West of Fallon NV, the Lincoln Highway split into 2 different routes to San Francisco. The southern route roughly followed what is now US Route 50 through Carson City, NV, Sacramento, CA and on to San Francisco.

The northern route from Fallon NV, mostly followed what is now Interstate 80 and US Route 40 through Reno, NV, Sacramento, CA, Oakland, CA and San Francisco. You will be following several miles of the northern route between the starting point in Sacramento to Woodland, where the Lincoln Highway continues west to San Francisco and US 99W turns north to Red Bluff

Sacramento County - The Drive:

Only a few miles of Historic CA 99W is in Sacramento County, all of it is the original route, that was both US 99W and the Lincoln Highway. Much of the route has bicycles paths.

Sacramento County – Things To Do & Places to Stay:

• Motels and Hotels in Sacramento

• Restaurants and Bars in Sacramento

• Old Town Sacramento Historic District, located just north of Historic US 99W along the Sacramento River.

• California State Railroad Museum located in the Old Town Sacramento Historic District

• Also see county website, shown above


Yolo County:

Yolo County History:

Yolo County originally called Yola was one of the original counties of California created in 1850 at the time of statehood. Yolo County has been known for agriculture and the railroad.

Today Yolo County is still known for agriculture and is the home of the University of California at Davis.

The City of Woodland is the county seat.

Yolo County - The Drive:

At the middle of Tower Bridge you will be entering Yolo County, continue through West Sacramento on the original route until you have to enter Interstate 80 and cross the Yolo Causeway on the Modern Realignments. At the west end of the causeway, you will exit back onto the original route through Davis and Woodland then into agricultural lands and small towns. Continue through Dunnigan and onto Colusa County. Much of the route through Davis and Woodland has bicycles paths.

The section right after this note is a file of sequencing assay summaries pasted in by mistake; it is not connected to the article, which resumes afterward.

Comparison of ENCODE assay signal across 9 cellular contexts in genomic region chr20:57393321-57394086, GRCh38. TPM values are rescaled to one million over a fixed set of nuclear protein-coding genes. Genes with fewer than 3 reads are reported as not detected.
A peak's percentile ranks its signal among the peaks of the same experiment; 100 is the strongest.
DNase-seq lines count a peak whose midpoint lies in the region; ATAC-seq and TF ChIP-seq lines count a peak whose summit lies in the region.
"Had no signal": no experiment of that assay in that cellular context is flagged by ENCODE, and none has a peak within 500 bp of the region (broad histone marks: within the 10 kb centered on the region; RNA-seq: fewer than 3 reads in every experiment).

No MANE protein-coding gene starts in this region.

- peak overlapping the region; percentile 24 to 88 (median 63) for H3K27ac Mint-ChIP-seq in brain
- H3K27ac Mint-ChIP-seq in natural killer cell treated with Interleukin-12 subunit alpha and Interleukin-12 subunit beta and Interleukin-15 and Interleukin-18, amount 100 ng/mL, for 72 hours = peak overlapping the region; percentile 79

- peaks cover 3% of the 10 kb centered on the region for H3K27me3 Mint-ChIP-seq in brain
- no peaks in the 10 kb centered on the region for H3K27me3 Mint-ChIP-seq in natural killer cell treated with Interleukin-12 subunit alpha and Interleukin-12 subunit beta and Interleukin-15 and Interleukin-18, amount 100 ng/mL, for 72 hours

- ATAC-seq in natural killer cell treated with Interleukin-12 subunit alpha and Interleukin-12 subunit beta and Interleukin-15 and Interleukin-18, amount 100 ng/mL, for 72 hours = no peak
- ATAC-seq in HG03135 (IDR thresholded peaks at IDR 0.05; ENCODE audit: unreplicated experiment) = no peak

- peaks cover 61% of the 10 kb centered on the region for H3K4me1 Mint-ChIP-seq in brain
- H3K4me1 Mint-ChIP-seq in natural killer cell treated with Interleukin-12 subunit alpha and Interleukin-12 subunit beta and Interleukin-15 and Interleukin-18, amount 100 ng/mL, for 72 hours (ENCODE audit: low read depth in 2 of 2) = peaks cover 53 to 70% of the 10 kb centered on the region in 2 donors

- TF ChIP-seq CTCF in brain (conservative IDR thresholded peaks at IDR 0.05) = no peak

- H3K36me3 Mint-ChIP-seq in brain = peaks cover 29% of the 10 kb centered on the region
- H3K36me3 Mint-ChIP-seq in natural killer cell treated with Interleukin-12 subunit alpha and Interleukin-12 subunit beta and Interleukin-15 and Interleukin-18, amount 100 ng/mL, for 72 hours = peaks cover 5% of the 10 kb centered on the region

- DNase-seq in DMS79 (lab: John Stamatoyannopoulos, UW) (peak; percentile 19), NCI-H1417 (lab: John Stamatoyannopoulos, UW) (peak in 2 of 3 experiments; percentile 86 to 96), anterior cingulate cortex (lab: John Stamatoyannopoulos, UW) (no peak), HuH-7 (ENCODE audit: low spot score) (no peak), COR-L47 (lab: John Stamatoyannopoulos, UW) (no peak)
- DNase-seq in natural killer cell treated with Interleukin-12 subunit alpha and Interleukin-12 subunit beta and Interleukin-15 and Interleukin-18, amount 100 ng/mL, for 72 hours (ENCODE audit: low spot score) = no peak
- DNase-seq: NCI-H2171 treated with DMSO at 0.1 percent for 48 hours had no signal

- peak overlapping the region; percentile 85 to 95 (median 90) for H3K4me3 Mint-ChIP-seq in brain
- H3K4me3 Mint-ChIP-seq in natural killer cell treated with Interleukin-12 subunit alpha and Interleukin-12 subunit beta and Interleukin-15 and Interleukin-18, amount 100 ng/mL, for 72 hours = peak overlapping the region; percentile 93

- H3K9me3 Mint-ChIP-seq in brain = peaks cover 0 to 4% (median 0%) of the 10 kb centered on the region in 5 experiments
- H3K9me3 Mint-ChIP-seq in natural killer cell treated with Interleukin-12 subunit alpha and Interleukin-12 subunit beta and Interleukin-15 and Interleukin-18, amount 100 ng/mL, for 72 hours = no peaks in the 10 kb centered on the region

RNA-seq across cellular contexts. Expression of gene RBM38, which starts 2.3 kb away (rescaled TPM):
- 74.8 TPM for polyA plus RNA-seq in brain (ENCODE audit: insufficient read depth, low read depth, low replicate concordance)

Yolo County – Things To Do & Places to Stay:

• Motels and Hotels in Davis or Woodland

• Restaurants and Bars in Davis or Woodland

• US Bicycle Hall of Fame, 303 3rd St, Davis

• Heidrick Ag History Center, 1962 Hays Lane, Woodland

• Reiff’s Gas Station Museum, 52 Jefferson St, Woodland

• Yolo County Historical Museum, 512 Gibson Rd, Woodland

• Sacramento River Train, Woodland

• Also see county website, shown above.


Colusa County:

Colusa County History:

Colusa County originally spelled Colusi, was one of the original counties of California created in 1850 at the time of statehood. Parts of the county were given to Tehama County and Glenn County at a later date. Colusa County was known for cattle, sheep ranching and the railroad.

Today Colusa County is known for agriculture.

The City of Colusa is the county seat.

Sutter Buttes:

Looking to the east from Historic US 99W, between Arbuckle and Williams, you will see the Sutter Buttes in Sutter County several miles away. The Sutter Buttes have always been a point of reference in the Sacramento Valley. The Sutter Buttes are sometimes called the smallest mountain range in the world.

History of the Ukiah-Tahoe Highway:

In November of 1920, a new road was proposed from Ukiah, CA to Tahoe City, CA. This new road would be called the Ukiah-Tahoe Highway. By the mid 1920’s, most of the road was completed. In 1934, this highway became part of the state and federal highway system and was assigned the following numbers starting at the west end. US 101, CA 20, US 40 and CA 89. In the 1960’s, the CA 40 portion of the highway was realigned to the new Interstate 80. You will cross this highway at Williams.

Colusa County - The Drive:

You will now be driving through much less populated areas of California. As you enter Colusa County on Historic US 99W the first town of any size will be Arbuckle. Continue on through Williams and Maxwell to the Glenn County line just north of Delevan. The entire route through Colusa County is on the Original Route. At Williams, you will cross the Historic Ukiah-Tahoe Highway

Colusa County – Things To Do & Places to Stay:

• Motels in Williams

• Restaurants and Bars in Williams

• Granzella’s Inn & Restaurant, 391 6th St, Williams, CA. Much of the original building was destroyed by fire on Oct. 11, 2007 and has been rebuilt.

• Sacramento Valley Museum, 1491 E St., Williams, CA

• Williams Town Square

• Also see county website, shown above.


Glenn County:

Glenn County History:

Glenn County was formed in 1891 from parts of Colusa County and named after wheat farmer Dr. Hugh J. Glenn. Glenn County was known for wheat farming and the railroad.

Today Glenn County is known for agriculture.